• The ‘personal data’ definition triggers obligations and liability in an ‘all or nothing’ fashion and could encompass most data. A concept of pseudonymous data is one way to calibrate obligations, but definitions and obligations for each data type need further consideration. 
  • The extra-territorial scope of EU data protection law is unclear. To avoid discouraging non-EU controllers and providers from using EU data centres and EU cloud providers or sub-providers, the status of data centres and hardware/software providers should be clarified explicitly, as should the key definitions of ‘establishment’, ‘context of activities’ and ‘offering’. 
  • Clarity is needed regarding which obligations should trigger ‘strict liability’ for any non- compliance regardless of fault, and which should be risk-based, eg requiring only the taking of measures appropriate to the individual situation or reasonable measures to industry standards. 
  • We support a more focused risk-based approach, as opposed to requiring privacy impact assessments etc in a broad range of situations that may not warrant it from a risks perspective. 
  • To incentivise adoption of accountability measures such as codes of conduct, certifications, and seals, consequences of adoption should be made clear. In particular, defences or reductions in liability should be available to those who have obtained and complied with such measures. 
  • Defences available to intermediaries under the E-Commerce Directive should be available to cloud providers if they do not know that data stored with them by their users are personal data, or do not or cannot access intelligible personal data. Also, provisions regarding ‘instructions’ to processors should instead target the underlying mischief, namely misuse or disclosure of intelligible personal data by processors.
  • Rather than impose joint liability on processors and co-controllers, a more fault-based allocation of liability is recommended. Careful consideration is needed of exactly which obligations should be imposed on processors. 
  • Consideration should be given to abolishing the data export restriction and international agreement sought on jurisdictional conflicts and rules restricting, or compelling, government access to personal data. If the restriction is retained, ‘transfer’ should be defined by reference to intention to give or allow logical access to intelligible personal data to a third party recipient who is subject to the jurisdiction of a third country. Prior authorisations by data protection authorities are not practicable and should be required only in selective appropriate cases. Any ‘legitimate interests’ derogation should be based not on size or frequency of transfers but on risk-appropriate safeguards and a balancing against data subjects’ rights and interests.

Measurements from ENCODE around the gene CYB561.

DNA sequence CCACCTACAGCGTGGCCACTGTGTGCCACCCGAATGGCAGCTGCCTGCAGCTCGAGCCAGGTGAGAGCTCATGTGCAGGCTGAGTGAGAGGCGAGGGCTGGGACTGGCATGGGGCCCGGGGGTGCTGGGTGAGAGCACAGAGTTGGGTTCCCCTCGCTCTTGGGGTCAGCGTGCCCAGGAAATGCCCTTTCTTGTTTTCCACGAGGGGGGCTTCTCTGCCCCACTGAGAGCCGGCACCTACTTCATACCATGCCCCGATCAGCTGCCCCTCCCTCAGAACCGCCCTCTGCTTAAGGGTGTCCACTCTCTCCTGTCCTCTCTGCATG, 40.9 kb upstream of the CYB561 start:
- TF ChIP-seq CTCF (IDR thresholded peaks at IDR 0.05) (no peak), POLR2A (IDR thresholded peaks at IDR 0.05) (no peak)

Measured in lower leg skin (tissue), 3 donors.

• We support updating security requirements in line with general concepts of confidentiality, integrity and availability. 
  • The requirements and scope of data protection by design and default need to cater for infrastructure providers who may not know the nature of data processed using their infrastructure, and controllers and processors who may have limited control over infrastructure. 
  • Clarification is needed regarding the types of data breaches to be notified, thresholds and the detailed contents of any public register, but we support the deletion of ‘hard’ time limits. 
  • The right to data portability is very limited in scope, and this could be reconsidered, as well as its relationship with the right to erasure.

06 May 2014

Adulthood and anonymity

I'm underwhelmed by 'Recognizing Younger Citizens: Statutes and Structures in Support of Earlier Adulthood' by John Lunstroth in (2014) 18(1) Michigan State College of Law Journal of Medicine and Law, which comments